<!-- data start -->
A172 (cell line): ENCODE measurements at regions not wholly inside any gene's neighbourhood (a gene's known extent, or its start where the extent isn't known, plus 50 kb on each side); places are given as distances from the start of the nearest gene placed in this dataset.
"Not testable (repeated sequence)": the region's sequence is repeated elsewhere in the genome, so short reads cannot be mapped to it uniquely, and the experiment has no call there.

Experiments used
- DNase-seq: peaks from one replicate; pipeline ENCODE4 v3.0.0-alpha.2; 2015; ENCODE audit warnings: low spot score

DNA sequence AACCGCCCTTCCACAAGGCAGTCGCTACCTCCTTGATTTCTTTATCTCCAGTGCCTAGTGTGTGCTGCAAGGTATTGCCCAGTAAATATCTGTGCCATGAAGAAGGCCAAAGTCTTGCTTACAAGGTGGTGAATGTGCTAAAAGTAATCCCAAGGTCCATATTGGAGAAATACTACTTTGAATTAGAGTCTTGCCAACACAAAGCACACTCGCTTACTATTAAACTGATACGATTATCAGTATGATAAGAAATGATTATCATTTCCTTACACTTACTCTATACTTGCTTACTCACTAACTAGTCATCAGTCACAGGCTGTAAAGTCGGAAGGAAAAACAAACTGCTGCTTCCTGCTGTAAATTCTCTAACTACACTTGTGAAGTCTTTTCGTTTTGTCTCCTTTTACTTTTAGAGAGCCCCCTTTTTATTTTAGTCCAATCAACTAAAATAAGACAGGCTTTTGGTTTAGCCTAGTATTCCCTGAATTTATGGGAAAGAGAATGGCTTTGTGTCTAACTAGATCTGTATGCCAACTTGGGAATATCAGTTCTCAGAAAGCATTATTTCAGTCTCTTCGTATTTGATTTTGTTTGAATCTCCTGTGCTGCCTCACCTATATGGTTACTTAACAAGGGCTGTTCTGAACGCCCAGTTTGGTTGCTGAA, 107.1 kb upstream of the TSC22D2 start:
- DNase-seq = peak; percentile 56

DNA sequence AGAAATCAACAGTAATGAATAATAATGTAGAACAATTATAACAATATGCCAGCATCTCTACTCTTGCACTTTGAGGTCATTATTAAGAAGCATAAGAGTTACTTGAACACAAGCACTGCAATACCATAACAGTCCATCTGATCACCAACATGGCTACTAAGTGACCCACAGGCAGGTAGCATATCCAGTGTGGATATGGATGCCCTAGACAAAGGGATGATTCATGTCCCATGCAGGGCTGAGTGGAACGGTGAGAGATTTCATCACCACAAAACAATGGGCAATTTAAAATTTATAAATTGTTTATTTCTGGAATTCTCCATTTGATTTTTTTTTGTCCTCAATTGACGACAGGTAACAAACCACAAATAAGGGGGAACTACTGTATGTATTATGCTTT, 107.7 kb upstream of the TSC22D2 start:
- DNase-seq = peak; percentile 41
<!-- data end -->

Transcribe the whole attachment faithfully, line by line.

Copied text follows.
A172 (cell line): ENCODE measurements at regions not wholly inside any gene's neighbourhood (a gene's known extent, or its start where the extent isn't known, plus 50 kb on each side); places are given as distances from the start of the nearest gene placed in this dataset.
"Not testable (repeated sequence)": the region's sequence is repeated elsewhere in the genome, so short reads cannot be mapped to it uniquely, and the experiment has no call there.

Experiments used
- DNase-seq: peaks from one replicate; pipeline ENCODE4 v3.0.0-alpha.2; 2015; ENCODE audit warnings: low spot score

DNA sequence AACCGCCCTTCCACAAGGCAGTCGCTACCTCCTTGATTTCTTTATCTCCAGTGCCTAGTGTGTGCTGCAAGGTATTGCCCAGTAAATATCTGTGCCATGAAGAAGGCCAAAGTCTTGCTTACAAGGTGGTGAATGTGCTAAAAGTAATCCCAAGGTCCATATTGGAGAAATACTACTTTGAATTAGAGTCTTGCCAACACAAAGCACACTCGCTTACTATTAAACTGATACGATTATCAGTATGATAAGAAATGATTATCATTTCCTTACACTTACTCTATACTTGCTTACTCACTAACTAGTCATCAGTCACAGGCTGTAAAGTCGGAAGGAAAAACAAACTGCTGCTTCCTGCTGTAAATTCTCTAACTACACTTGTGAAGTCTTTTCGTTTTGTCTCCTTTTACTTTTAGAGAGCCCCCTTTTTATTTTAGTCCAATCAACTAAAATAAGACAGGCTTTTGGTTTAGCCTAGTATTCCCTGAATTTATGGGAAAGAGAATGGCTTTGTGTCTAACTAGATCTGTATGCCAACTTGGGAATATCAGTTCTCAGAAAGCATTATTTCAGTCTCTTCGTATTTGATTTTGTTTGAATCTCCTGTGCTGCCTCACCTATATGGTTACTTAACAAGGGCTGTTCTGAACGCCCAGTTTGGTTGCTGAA, 107.1 kb upstream of the TSC22D2 start:
- DNase-seq = peak; percentile 56

DNA sequence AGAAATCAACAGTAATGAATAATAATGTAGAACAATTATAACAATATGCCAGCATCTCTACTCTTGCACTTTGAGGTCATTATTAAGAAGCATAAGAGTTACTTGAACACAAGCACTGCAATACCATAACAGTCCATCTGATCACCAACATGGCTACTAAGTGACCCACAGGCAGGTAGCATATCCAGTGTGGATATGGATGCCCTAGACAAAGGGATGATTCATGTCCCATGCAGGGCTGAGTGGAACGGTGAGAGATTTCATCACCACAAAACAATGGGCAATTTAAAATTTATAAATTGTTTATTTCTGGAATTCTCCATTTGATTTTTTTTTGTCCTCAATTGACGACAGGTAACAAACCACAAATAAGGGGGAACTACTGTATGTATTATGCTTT, 107.7 kb upstream of the TSC22D2 start:
- DNase-seq = peak; percentile 41